Hello, friends! And happy Tuesday! What is that, you say? It's Thursday??? Shhh... I won't tell if you don't. Let's just both pretend that it's Tuesday and that I got this blog post up on the day that I said I would, deal? Deal. But in all seriousness, a huge thank you to Chiara for extending me such grace for missing the day we originally agreed on. Thank you, Chiara! And thank you, readers for your patience as I've been dealing with some personal things and not quite on top of my game.
So now, join me in welcoming Chiara Beth Colombi to Tuesday From The Trenches.
Hi Chiara. Thank you so much for joining us today! I’m thrilled to share your story with my readers!
Thank you for having me, Kailei! I’m so excited to connect with your readers, and I hope my story offers a healthy dose of encouragement and optimism to everyone on the querying journey. My own journey was a long and wending one, but worth every turn of the way.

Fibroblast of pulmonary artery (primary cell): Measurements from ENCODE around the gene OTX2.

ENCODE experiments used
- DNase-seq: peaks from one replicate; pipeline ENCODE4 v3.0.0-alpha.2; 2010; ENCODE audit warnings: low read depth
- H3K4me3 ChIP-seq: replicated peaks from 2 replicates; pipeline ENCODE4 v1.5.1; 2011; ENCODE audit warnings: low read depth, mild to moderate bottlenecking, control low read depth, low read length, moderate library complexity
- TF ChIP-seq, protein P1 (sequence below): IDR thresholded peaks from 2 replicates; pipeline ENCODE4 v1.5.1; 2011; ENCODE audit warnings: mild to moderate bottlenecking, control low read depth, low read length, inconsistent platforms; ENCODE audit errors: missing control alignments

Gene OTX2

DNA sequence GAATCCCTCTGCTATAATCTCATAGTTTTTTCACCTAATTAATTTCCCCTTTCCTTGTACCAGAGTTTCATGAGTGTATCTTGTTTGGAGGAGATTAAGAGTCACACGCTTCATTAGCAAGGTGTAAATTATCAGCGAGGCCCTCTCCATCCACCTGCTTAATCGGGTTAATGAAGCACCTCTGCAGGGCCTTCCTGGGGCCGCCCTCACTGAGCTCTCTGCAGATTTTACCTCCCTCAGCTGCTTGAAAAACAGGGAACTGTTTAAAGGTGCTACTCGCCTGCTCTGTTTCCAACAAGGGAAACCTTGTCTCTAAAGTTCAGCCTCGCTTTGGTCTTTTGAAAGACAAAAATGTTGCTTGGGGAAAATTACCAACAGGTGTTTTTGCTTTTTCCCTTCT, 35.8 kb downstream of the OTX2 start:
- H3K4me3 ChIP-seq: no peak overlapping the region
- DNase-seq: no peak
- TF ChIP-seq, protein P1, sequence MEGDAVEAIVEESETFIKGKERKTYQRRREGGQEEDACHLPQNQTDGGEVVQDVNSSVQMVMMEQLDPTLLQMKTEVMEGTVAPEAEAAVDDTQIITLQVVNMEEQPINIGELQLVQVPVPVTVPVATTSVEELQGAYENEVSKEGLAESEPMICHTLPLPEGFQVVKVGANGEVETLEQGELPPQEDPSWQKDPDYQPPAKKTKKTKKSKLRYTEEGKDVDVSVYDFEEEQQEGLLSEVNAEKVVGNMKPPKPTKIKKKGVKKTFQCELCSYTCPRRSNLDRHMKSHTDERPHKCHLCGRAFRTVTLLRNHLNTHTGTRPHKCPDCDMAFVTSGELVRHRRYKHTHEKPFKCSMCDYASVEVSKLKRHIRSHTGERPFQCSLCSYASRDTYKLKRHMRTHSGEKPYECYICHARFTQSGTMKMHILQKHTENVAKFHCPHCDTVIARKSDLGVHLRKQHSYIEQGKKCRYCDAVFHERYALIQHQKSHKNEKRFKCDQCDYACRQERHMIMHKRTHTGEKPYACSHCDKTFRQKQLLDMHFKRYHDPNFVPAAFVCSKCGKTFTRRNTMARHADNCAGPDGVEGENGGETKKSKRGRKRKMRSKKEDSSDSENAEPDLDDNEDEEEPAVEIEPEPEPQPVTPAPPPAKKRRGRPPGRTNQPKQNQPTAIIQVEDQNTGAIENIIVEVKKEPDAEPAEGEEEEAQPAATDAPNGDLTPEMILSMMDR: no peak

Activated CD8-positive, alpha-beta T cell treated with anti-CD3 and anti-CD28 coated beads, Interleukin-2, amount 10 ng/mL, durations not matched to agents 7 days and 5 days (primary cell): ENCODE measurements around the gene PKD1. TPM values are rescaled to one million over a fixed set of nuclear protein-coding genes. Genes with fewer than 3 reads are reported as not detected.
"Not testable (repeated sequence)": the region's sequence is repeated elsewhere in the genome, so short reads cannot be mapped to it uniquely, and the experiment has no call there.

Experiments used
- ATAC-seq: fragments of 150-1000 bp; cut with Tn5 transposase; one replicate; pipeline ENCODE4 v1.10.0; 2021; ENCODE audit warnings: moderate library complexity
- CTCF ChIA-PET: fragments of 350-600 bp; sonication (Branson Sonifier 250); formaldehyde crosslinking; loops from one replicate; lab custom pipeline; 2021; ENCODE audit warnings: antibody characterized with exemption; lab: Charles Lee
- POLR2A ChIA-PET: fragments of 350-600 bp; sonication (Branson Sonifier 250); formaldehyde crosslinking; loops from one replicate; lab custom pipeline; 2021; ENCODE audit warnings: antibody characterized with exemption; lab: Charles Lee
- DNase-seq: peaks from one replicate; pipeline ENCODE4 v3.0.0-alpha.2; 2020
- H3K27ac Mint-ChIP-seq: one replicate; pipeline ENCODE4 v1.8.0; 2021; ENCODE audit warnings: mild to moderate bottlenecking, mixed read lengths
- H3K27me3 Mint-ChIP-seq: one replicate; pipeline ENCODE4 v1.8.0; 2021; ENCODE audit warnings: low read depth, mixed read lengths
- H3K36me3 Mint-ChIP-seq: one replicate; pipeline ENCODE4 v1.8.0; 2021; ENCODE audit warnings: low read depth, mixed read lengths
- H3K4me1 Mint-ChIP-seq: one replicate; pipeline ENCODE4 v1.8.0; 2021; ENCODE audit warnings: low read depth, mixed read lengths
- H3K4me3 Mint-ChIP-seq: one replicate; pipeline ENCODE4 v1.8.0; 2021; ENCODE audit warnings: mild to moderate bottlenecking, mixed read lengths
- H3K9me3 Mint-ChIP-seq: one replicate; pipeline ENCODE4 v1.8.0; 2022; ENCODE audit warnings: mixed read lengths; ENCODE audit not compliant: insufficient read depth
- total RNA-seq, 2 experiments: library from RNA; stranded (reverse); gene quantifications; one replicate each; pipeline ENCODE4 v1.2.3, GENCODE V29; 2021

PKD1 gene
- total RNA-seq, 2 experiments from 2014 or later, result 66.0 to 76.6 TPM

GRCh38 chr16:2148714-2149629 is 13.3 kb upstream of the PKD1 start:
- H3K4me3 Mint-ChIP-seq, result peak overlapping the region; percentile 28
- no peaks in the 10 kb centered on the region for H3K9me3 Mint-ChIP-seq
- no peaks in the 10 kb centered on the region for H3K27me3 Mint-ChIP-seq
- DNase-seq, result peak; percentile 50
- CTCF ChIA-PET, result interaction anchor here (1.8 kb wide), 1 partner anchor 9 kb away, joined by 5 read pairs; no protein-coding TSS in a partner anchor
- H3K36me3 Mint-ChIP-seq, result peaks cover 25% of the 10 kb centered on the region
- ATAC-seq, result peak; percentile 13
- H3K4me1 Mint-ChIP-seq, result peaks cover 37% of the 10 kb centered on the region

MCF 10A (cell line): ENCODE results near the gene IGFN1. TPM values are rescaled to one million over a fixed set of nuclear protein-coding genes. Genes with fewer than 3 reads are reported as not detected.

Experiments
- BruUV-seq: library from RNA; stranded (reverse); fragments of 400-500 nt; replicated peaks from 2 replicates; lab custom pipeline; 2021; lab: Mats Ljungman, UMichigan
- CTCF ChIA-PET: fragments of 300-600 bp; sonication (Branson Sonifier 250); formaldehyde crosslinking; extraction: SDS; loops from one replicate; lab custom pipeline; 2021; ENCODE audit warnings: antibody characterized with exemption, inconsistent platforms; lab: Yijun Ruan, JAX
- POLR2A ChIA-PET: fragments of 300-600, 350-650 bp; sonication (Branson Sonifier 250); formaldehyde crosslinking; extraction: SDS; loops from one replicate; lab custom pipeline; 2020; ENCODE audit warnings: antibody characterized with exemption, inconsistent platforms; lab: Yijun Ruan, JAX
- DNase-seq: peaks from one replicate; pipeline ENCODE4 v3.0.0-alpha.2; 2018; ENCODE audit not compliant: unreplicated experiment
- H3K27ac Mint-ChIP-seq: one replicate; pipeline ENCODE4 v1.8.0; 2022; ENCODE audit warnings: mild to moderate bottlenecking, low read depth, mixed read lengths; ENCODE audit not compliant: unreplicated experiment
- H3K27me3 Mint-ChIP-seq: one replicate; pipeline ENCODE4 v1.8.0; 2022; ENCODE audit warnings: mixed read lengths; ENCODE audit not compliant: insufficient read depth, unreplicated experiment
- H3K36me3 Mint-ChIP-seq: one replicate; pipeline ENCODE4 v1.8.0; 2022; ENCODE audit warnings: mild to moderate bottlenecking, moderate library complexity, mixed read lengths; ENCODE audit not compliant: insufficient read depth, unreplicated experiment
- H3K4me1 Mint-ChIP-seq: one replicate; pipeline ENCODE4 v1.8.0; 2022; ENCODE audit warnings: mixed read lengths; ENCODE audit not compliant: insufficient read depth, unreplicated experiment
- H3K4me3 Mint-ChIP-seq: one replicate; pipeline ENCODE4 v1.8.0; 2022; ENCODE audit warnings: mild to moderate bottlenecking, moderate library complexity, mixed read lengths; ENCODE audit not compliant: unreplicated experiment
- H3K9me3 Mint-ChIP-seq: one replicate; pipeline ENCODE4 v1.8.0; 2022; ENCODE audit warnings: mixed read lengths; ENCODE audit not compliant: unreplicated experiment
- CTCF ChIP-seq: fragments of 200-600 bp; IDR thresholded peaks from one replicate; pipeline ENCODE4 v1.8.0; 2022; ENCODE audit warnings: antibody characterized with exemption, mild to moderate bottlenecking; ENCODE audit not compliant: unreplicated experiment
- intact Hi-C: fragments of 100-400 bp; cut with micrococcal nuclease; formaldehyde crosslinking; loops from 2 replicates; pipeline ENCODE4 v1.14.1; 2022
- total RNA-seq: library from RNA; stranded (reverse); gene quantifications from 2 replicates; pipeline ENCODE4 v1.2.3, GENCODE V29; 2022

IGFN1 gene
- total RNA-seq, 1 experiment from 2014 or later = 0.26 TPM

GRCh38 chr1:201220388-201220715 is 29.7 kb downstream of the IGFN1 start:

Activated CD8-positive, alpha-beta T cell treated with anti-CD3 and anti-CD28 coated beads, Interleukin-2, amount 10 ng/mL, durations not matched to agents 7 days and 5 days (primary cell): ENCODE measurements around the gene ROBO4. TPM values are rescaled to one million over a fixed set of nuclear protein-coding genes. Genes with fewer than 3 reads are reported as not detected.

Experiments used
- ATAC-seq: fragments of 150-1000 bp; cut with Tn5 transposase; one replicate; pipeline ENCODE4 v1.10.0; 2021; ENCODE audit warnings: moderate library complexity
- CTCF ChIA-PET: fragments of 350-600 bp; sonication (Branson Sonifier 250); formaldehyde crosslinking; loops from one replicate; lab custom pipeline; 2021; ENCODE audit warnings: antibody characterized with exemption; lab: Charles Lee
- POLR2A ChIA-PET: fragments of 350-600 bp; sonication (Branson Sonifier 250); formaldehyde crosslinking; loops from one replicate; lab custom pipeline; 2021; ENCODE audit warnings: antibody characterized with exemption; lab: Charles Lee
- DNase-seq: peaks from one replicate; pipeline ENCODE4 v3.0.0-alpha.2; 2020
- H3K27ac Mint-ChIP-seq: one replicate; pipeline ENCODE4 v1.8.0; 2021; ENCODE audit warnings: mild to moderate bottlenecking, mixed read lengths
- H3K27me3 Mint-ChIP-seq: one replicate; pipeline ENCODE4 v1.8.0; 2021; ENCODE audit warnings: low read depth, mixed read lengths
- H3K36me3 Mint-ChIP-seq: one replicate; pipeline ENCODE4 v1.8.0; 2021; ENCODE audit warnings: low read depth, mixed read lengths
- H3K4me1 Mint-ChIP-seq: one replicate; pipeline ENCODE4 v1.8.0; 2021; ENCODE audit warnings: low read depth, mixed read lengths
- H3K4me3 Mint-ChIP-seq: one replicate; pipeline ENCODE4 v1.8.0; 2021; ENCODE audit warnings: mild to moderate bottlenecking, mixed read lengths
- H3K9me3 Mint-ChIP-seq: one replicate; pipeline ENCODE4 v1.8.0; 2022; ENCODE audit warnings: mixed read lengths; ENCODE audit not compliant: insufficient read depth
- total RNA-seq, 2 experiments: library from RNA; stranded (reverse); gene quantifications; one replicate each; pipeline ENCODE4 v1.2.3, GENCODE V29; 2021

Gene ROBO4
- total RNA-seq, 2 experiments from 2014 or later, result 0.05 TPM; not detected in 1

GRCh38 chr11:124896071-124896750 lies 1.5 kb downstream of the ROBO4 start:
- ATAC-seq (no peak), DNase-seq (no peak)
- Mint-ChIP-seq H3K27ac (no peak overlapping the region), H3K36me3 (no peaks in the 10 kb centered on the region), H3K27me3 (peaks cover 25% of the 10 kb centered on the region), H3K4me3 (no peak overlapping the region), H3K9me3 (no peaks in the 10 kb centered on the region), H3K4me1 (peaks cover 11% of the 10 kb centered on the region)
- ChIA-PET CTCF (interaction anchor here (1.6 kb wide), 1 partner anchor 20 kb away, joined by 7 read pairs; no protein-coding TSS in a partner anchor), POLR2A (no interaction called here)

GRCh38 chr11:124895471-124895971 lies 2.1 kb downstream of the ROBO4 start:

I have loved learning about your journey and I know it will really help others! Can you share your query stats with us?
Gladly! I’m also curious to know if I’ve set a Tuesdays From the Trenches record with my first stat… ;)
Time Spent in the Query Trenches: 15 YEARS *mic drop*
Number of Agents Queried: I re-queried a number of agents over the years, so I’ll give you my total number of query letters sent, instead. Divided among 2 novels and 6 picture books, I sent a total of 207 query letters.
Number of Requests for Additional Work/Full Manuscript: 21
Number of R&Rs: 1
Number of Rejections: 206
Number of Offers: 1
Agent and Agency: Joanna Volpe and Abigail Donoghue at New Leaf Literary
Chiara, that is AMAZING! I am so happy for you and your dedication is seriously amazing. 15 years IS a Tuesday From the Trenches record tie and I LOVE it. (Check out the tie with Margo Sorenson HERE). How did you keep track of it all? What was your method for organizing queries? Spread sheet? Query Tracker? Etc.